Queensland, Australia: Ergon Energy announced that during testing process, a new GPS-based technology is tracking callers’ location with centimetre accuracy. This technology is being developed under Remote Observation Automated Modelling Economic Simulation (ROAMES) project in association with Google, the Queensland State Government, Queensland University of Technology, Seabird Aviation and the Co-operative Research Centre for Spatial Information.
When someone trapped in a disaster zone calls triple zero using their 3G-capable smartphone, their position or co-ordinates would be relayed back to the emergency services base to within centimetre accuracy.
The trial of the global positioning system, run in conjunction with the state Department of Environment Resource Management, was launched in Toowoomba earlier this year after the project was delayed by the devastating floods and Cyclone Yasi.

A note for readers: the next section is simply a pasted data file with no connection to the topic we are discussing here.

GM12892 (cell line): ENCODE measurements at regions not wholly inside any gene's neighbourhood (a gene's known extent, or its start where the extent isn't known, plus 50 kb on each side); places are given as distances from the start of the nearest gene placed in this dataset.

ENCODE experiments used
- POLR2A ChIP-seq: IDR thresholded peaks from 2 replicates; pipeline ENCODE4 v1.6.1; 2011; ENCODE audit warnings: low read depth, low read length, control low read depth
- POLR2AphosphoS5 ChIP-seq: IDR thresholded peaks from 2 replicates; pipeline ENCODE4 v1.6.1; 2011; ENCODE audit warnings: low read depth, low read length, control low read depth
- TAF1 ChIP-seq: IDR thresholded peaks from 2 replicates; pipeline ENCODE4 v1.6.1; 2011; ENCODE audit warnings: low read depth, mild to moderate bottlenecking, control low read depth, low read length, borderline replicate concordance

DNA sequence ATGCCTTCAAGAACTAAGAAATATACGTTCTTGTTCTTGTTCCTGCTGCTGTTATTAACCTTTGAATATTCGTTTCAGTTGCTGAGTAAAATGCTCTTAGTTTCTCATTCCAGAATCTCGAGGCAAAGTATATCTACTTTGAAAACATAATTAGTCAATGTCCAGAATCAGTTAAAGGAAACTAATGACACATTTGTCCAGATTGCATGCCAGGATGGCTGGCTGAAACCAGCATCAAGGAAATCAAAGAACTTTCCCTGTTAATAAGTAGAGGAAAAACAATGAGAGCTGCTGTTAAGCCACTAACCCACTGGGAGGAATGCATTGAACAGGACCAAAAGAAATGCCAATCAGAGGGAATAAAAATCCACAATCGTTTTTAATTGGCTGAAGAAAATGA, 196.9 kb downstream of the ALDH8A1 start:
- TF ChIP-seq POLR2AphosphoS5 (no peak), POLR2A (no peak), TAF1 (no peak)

Ergon has held preliminary discussions with smartphone makers Nokia and Samsung to investigate the viability of embedding special location-based chips in their devices.
These mini-GPS stations will work within the state’s Continuously Operating Reference Stations network, which records, distributes and archives the satellite data. The Australian reported that the accuracy of the state’s land database, Cadastral, has to be fine-tuned before the smartphone GPS functionality is tested.
Source: The Australian